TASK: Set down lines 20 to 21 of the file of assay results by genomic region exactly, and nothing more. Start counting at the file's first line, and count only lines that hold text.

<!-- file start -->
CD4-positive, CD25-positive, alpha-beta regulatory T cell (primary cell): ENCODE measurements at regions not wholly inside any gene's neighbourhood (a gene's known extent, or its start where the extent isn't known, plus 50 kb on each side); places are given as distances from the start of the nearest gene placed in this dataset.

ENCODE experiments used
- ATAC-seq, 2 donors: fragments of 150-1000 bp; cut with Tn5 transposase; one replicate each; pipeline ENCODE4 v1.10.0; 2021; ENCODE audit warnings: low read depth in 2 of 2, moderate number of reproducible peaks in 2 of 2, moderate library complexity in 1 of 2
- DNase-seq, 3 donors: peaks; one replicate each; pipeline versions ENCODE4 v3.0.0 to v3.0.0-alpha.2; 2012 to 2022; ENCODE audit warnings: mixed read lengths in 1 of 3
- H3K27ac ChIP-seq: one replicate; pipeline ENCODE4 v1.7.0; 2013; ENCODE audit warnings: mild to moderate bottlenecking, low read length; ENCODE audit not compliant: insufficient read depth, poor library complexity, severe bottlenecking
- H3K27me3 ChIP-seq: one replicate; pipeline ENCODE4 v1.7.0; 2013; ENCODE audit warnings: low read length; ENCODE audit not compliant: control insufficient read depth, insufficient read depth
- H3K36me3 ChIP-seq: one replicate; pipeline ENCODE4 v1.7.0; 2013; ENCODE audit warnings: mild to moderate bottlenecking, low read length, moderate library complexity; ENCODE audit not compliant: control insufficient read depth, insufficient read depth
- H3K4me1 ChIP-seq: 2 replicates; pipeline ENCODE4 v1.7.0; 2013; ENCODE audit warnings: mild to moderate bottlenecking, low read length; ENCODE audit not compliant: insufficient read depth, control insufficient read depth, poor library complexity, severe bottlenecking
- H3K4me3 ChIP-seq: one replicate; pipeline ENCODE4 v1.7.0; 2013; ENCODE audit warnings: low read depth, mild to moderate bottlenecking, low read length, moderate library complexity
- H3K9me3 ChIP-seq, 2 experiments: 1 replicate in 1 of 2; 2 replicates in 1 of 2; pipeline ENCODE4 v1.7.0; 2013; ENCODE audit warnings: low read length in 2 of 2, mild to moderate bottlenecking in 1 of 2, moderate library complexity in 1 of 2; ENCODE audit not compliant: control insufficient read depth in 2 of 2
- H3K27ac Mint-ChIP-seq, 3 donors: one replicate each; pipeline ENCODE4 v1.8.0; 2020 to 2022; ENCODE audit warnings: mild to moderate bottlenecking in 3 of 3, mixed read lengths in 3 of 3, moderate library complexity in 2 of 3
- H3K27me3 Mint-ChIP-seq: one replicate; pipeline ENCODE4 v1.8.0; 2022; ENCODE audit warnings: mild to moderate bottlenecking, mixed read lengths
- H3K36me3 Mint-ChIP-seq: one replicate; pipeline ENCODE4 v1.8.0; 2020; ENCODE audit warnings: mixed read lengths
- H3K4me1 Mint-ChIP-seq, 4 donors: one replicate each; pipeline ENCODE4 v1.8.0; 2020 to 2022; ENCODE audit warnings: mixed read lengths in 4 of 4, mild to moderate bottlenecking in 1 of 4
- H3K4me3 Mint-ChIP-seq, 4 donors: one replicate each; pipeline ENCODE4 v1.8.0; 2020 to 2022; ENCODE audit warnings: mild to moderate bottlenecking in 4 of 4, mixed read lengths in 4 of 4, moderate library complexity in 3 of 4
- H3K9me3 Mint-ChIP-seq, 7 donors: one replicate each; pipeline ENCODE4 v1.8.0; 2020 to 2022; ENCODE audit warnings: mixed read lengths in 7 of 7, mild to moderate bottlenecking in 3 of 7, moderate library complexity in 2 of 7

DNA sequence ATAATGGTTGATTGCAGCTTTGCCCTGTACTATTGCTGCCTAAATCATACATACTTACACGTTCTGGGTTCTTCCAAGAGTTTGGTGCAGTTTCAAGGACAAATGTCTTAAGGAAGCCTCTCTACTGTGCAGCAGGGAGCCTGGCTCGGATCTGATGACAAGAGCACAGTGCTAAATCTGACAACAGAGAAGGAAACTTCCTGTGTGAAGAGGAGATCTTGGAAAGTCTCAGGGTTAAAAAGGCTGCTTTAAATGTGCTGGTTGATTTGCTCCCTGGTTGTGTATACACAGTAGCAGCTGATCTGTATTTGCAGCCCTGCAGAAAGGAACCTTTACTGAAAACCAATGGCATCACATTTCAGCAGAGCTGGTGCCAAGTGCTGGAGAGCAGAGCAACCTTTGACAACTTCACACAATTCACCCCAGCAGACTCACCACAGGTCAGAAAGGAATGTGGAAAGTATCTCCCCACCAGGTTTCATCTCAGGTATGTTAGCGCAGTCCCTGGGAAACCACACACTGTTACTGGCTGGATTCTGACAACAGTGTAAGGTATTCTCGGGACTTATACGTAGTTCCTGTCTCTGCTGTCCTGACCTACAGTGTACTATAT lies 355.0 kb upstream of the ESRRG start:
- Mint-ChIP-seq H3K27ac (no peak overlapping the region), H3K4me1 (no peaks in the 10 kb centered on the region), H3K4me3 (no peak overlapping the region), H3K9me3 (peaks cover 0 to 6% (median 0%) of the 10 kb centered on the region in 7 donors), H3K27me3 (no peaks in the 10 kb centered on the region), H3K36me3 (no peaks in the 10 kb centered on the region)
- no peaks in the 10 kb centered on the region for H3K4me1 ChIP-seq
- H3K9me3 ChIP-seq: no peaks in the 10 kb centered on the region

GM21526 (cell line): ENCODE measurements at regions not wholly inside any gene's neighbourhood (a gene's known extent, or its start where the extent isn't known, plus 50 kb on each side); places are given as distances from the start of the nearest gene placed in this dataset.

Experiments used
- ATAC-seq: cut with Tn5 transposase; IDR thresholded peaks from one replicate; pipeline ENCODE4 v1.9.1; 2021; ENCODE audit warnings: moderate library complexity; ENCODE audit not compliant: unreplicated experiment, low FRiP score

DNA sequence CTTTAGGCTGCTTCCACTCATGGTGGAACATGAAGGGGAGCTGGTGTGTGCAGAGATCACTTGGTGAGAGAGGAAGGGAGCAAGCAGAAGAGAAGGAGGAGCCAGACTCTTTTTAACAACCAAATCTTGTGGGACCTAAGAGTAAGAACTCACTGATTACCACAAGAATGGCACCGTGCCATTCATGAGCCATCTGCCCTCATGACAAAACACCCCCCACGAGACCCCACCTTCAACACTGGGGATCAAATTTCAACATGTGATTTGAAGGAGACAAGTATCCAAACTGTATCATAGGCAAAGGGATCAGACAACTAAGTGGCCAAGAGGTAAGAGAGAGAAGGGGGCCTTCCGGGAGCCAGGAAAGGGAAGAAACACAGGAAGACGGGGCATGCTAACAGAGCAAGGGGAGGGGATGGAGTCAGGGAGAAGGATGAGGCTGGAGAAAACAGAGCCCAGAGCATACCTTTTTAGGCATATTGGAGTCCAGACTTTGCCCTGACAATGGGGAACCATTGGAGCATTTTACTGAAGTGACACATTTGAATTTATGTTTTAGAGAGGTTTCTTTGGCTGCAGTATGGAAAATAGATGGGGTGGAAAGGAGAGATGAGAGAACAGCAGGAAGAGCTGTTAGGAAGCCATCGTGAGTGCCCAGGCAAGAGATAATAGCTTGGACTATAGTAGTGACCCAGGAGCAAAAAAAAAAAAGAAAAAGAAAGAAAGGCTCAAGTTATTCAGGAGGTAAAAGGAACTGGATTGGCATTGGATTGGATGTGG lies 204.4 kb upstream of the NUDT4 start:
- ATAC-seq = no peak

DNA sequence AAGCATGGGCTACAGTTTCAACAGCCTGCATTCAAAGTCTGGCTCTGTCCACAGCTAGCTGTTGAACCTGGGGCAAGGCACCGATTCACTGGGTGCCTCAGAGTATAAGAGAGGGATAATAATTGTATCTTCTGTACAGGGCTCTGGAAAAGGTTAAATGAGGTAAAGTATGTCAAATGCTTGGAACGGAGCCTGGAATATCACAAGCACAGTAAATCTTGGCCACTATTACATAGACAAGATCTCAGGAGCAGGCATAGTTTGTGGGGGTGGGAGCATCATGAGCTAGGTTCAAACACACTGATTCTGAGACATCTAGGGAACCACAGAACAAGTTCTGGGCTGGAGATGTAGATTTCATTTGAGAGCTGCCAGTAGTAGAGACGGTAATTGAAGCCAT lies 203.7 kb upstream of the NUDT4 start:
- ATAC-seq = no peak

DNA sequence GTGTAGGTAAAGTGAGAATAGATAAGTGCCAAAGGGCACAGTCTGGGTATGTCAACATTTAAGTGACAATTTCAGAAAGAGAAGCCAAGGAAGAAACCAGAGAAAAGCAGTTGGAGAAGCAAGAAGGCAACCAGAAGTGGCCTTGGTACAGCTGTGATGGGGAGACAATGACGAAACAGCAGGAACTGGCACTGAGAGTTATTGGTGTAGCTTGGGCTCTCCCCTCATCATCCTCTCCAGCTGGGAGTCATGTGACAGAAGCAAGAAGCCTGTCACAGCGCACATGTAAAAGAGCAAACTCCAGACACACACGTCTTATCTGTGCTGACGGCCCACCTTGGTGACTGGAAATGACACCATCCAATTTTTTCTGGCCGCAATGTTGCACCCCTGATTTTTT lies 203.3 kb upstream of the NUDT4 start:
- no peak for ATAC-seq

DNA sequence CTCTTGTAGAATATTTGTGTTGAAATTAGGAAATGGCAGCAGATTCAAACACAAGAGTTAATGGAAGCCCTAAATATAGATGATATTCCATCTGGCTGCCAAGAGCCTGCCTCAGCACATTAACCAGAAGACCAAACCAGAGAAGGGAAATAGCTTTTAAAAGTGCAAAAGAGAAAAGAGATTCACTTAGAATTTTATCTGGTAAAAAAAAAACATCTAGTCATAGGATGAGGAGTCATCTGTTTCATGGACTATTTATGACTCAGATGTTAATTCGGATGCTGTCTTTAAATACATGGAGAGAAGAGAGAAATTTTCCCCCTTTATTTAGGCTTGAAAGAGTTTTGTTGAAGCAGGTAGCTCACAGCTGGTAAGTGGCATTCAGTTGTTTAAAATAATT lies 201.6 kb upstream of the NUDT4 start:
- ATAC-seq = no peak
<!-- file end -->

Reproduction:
- H3K9me3 ChIP-seq: no peaks in the 10 kb centered on the region

GM21526 (cell line): ENCODE measurements at regions not wholly inside any gene's neighbourhood (a gene's known extent, or its start where the extent isn't known, plus 50 kb on each side); places are given as distances from the start of the nearest gene placed in this dataset.